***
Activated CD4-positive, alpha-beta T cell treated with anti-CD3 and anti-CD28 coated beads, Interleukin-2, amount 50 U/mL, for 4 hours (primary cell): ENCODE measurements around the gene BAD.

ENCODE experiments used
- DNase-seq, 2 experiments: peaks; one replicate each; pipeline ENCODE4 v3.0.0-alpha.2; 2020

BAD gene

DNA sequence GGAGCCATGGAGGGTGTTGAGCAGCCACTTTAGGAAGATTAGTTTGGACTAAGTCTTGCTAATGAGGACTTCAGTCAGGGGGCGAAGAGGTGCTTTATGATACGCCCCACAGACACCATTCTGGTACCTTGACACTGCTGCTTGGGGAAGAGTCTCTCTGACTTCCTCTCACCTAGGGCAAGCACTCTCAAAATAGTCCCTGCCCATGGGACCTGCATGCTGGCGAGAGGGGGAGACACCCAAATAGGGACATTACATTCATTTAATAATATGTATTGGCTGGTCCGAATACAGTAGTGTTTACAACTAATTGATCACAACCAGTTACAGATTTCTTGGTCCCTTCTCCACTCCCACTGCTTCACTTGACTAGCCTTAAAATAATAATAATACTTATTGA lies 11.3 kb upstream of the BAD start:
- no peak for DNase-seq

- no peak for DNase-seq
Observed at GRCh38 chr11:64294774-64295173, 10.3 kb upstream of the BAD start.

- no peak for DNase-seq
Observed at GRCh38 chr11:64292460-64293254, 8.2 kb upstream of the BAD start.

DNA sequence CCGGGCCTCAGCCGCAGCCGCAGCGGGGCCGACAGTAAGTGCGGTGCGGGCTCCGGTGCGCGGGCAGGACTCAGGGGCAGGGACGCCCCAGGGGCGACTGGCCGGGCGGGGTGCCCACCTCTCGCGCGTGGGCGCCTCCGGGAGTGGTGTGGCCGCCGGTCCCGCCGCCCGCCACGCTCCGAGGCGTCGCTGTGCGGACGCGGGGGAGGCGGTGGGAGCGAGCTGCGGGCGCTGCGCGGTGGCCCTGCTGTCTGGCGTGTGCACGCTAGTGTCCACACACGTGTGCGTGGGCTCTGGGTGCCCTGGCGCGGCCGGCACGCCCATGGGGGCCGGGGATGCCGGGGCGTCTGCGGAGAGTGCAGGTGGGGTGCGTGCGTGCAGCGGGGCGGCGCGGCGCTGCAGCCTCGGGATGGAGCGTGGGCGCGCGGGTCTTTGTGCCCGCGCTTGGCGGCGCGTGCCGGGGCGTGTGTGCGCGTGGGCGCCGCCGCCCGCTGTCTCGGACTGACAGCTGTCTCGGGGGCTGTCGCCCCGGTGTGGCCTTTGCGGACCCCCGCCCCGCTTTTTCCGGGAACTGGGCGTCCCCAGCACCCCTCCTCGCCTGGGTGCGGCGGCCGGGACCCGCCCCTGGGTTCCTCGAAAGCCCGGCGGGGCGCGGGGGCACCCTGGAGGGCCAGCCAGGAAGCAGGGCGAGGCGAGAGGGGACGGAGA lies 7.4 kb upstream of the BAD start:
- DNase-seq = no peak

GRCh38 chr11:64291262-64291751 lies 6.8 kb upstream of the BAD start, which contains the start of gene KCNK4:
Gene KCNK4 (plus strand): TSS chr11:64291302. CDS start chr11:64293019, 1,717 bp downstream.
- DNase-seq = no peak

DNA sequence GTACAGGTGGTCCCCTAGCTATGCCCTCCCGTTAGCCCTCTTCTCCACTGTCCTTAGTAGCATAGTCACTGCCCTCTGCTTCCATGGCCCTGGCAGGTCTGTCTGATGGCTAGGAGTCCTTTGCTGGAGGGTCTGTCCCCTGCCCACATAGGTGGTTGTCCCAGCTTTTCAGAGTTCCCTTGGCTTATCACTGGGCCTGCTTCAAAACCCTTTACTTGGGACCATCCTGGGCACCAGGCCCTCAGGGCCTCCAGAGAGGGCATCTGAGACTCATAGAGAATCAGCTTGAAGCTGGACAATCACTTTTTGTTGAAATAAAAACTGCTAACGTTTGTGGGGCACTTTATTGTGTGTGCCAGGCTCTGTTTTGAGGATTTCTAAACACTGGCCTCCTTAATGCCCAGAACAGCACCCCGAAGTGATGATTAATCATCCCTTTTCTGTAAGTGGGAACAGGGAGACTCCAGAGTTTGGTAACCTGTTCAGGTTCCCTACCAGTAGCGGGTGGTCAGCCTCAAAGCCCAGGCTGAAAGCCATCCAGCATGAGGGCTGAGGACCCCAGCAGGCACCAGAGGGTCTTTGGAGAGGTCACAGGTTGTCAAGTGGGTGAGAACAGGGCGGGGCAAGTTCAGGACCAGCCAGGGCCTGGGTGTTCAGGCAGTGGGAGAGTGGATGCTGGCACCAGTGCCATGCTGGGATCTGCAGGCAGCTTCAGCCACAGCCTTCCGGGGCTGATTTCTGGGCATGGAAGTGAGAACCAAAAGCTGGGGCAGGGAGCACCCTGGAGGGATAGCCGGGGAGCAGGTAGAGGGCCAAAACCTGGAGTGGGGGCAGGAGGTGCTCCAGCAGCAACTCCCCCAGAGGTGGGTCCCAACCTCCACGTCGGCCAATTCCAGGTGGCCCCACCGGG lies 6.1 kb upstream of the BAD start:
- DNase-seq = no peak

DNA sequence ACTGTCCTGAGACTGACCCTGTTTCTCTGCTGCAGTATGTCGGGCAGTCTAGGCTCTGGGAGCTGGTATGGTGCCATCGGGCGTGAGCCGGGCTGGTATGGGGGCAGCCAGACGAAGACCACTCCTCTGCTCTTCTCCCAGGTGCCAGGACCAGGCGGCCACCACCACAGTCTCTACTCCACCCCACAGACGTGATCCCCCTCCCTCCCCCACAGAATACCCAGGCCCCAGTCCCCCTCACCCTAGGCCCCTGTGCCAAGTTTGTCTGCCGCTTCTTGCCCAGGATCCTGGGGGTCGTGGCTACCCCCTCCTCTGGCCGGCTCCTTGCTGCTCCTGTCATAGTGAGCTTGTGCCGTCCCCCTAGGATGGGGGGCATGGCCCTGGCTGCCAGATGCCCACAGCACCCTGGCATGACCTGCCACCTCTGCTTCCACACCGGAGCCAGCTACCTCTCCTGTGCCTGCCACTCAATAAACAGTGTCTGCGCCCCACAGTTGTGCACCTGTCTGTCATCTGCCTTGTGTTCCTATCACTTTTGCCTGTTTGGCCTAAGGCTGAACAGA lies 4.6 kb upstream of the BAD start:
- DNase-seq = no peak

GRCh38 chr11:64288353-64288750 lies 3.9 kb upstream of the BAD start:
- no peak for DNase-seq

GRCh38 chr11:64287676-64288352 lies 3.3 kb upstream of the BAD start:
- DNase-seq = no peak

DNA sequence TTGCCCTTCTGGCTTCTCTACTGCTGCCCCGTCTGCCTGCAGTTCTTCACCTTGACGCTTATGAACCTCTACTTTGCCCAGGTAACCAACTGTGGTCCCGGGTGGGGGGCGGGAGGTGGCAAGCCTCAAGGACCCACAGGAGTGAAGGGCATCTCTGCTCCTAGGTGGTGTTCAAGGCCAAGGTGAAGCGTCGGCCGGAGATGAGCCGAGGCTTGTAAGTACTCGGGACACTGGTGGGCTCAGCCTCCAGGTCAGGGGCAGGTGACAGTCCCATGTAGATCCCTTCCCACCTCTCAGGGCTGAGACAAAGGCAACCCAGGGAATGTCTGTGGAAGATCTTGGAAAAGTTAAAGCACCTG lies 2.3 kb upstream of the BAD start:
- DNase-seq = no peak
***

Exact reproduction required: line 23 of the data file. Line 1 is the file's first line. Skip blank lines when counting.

- DNase-seq = no peak